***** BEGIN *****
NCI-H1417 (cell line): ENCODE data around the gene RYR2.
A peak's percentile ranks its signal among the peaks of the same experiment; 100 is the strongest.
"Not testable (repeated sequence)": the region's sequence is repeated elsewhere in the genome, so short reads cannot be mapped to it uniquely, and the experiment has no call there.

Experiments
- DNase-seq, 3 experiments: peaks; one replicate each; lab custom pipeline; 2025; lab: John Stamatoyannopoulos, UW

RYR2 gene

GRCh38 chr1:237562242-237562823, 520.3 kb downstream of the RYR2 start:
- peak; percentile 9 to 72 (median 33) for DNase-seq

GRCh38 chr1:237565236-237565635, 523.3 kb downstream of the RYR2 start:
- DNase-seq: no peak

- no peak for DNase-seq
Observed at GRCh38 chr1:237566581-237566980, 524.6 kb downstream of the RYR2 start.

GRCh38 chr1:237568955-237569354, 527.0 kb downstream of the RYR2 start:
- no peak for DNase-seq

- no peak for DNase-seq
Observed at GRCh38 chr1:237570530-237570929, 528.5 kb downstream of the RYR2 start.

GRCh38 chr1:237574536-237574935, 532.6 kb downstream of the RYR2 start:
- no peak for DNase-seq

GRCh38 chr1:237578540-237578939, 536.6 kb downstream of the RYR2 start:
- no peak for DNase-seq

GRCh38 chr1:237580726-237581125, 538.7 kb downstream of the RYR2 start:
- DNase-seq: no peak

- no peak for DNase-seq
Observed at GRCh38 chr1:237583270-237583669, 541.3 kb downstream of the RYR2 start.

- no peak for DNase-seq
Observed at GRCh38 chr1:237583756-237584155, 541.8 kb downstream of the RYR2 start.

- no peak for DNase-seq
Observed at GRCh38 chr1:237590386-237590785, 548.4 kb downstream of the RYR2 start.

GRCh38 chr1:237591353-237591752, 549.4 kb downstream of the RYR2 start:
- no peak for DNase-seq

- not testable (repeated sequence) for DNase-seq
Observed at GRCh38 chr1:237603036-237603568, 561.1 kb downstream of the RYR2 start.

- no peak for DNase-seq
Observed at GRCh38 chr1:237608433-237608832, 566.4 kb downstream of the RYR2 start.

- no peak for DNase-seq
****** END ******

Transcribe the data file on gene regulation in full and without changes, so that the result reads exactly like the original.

NCI-H1417 (cell line): ENCODE data around the gene RYR2.
A peak's percentile ranks its signal among the peaks of the same experiment; 100 is the strongest.
"Not testable (repeated sequence)": the region's sequence is repeated elsewhere in the genome, so short reads cannot be mapped to it uniquely, and the experiment has no call there.

Experiments
- DNase-seq, 3 experiments: peaks; one replicate each; lab custom pipeline; 2025; lab: John Stamatoyannopoulos, UW

RYR2 gene

GRCh38 chr1:237562242-237562823, 520.3 kb downstream of the RYR2 start:
- peak; percentile 9 to 72 (median 33) for DNase-seq

GRCh38 chr1:237565236-237565635, 523.3 kb downstream of the RYR2 start:
- DNase-seq: no peak

- no peak for DNase-seq
Observed at GRCh38 chr1:237566581-237566980, 524.6 kb downstream of the RYR2 start.

GRCh38 chr1:237568955-237569354, 527.0 kb downstream of the RYR2 start:
- no peak for DNase-seq

- no peak for DNase-seq
Observed at GRCh38 chr1:237570530-237570929, 528.5 kb downstream of the RYR2 start.

GRCh38 chr1:237574536-237574935, 532.6 kb downstream of the RYR2 start:
- no peak for DNase-seq

GRCh38 chr1:237578540-237578939, 536.6 kb downstream of the RYR2 start:
- no peak for DNase-seq

GRCh38 chr1:237580726-237581125, 538.7 kb downstream of the RYR2 start:
- DNase-seq: no peak

- no peak for DNase-seq
Observed at GRCh38 chr1:237583270-237583669, 541.3 kb downstream of the RYR2 start.

- no peak for DNase-seq
Observed at GRCh38 chr1:237583756-237584155, 541.8 kb downstream of the RYR2 start.

- no peak for DNase-seq
Observed at GRCh38 chr1:237590386-237590785, 548.4 kb downstream of the RYR2 start.

GRCh38 chr1:237591353-237591752, 549.4 kb downstream of the RYR2 start:
- no peak for DNase-seq

- not testable (repeated sequence) for DNase-seq
Observed at GRCh38 chr1:237603036-237603568, 561.1 kb downstream of the RYR2 start.

- no peak for DNase-seq
Observed at GRCh38 chr1:237608433-237608832, 566.4 kb downstream of the RYR2 start.

- no peak for DNase-seq